Mrs. Mosby at the Mic, A Nightmare Relative & A Late Night Treat Top This Week's Editor's Picks

Last updated December 3rd, 2013 by Josh Ferri
Mrs. Mosby at the Mic, A Nightmare Relative & A Late Night …

Each week, BroadwayBox editor Josh Ferri narrows down all the happenings in NYC to three can’t-miss events. This week, the trio highlighted includes a solo concert by a Broadway-turned-TV actress, a sidesplitting off-Broadway star turn and a throw-back to the great musicals of yesteryear.

3. Cristin Milioti Makes Sweet Music at Joe’s Pub
Cristin Milioti won Broadway’s hearts as Girl in the Tony-winning musical Once before taking on a role that cemented her place in television history: the mysterious mother on How I Met Your Mother. So it’s a real treat for theater and TV fans alike that Milioti is returning to Joe’s Pub to perform a one-night-only concert on December 8. When the Tony-nominated actress performed at the downtown hotspot last May, her set included this sweet and haunting cover of Stephen Sondheim’s "Losing My Mind." If that’s not enough to get you there, what is?

2. Tracee Chimo Reigns as Queen of the Bad Jews
If you are looking to laugh until you are physically sore, look no further than Roundabout Theatre Company’s off-Broadway production of Joshua Harmon’s Bad Jews. Harmon’s play is funny and sharp (and moving despite the guffaws); but the real reason to go is to see Tracee Chimo create the repulsive yet lovable character of Daphna, the self-righteous young Jewish woman at the center of the comedy. Chimo is no stranger to the stage or screen, yet this is undeniably her star-is-born performance. Don’t miss Chimo, alongside fellow up-and-comers Michael Zegen, Molly Ranson and Philip Ettinger, at the Laura Pels Theatre through December 29.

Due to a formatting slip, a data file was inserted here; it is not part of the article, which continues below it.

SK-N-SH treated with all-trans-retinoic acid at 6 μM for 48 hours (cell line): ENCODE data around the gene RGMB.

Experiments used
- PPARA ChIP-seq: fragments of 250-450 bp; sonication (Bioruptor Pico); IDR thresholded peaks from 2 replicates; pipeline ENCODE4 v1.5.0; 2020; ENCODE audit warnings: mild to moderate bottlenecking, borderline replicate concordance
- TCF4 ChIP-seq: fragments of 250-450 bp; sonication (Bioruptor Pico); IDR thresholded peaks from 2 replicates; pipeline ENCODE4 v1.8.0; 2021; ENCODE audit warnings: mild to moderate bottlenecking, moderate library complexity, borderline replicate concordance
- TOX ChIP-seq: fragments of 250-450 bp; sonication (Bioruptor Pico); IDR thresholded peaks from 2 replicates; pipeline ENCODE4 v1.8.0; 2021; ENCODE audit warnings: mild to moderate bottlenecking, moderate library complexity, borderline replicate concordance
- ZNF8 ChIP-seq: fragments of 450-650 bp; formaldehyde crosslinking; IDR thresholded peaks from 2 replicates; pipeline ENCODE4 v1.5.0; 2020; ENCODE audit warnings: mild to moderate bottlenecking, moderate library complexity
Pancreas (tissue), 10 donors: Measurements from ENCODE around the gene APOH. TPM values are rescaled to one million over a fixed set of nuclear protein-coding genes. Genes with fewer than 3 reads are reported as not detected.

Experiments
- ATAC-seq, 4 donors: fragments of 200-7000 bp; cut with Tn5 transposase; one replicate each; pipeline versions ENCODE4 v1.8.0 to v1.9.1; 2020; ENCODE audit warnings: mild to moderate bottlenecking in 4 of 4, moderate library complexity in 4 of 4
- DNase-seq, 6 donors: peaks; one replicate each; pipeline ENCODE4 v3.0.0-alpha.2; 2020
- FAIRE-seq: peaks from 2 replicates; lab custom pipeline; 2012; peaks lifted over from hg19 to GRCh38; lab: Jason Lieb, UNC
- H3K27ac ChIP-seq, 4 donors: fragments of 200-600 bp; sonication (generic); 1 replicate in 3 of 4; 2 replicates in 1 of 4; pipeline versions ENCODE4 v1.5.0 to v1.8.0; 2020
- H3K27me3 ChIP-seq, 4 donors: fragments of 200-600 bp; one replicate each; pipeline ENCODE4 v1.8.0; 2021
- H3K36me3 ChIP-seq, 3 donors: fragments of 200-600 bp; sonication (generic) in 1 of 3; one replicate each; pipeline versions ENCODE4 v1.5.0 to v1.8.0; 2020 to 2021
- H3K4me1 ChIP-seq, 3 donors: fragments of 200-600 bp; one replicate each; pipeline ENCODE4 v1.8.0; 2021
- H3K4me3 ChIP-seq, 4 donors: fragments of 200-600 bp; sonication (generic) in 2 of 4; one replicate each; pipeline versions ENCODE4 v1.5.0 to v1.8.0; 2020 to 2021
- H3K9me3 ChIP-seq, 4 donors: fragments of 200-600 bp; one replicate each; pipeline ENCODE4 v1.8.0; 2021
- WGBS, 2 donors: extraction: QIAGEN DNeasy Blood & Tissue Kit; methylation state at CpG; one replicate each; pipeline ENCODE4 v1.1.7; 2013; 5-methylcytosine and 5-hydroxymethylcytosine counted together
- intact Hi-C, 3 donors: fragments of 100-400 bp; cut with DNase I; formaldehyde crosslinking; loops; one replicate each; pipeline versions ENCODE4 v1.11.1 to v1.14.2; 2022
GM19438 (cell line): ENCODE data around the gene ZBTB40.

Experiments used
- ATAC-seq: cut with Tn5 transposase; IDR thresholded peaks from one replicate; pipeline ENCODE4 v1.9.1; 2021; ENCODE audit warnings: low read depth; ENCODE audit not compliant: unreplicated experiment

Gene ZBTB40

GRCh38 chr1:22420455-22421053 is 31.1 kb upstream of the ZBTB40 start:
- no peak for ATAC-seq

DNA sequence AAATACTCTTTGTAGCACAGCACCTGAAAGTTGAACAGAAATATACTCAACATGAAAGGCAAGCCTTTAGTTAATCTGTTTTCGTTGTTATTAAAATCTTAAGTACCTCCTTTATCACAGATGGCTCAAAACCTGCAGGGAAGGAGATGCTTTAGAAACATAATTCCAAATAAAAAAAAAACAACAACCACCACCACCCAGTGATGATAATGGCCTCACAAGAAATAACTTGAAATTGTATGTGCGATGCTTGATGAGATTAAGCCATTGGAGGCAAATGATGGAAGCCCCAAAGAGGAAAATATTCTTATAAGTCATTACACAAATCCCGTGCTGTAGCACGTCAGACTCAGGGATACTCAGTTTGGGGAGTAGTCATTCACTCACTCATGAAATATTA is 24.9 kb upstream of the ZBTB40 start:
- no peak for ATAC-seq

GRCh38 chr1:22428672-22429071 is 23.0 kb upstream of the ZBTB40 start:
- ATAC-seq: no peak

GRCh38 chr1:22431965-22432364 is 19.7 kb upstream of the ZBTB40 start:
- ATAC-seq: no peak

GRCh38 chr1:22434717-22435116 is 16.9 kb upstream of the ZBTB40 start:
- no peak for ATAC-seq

1. After Midnight Tears Up Broadway’s Brooks Atkinson Theatre
Visionary director/choreographer Warren Carlyle pulls out all the stops in the new musical revue After Midnight. Set during the Harlem Renaissance at the famed Cotton Club, After Midnight is a showcase for today’s best African American talent. See street performers dance with Tony-nominated hoofers, hear the glorious voices of Fantasia Barrino and Carmen Ruby Floyd soar above the rafters and indulge in the wickedly funny star turn of Tony winner Adriane Lenox as the sassiest blues singer in NYC. Just when you thought, “they don’t make great musicals like that anymore,” After Midnight proves they do.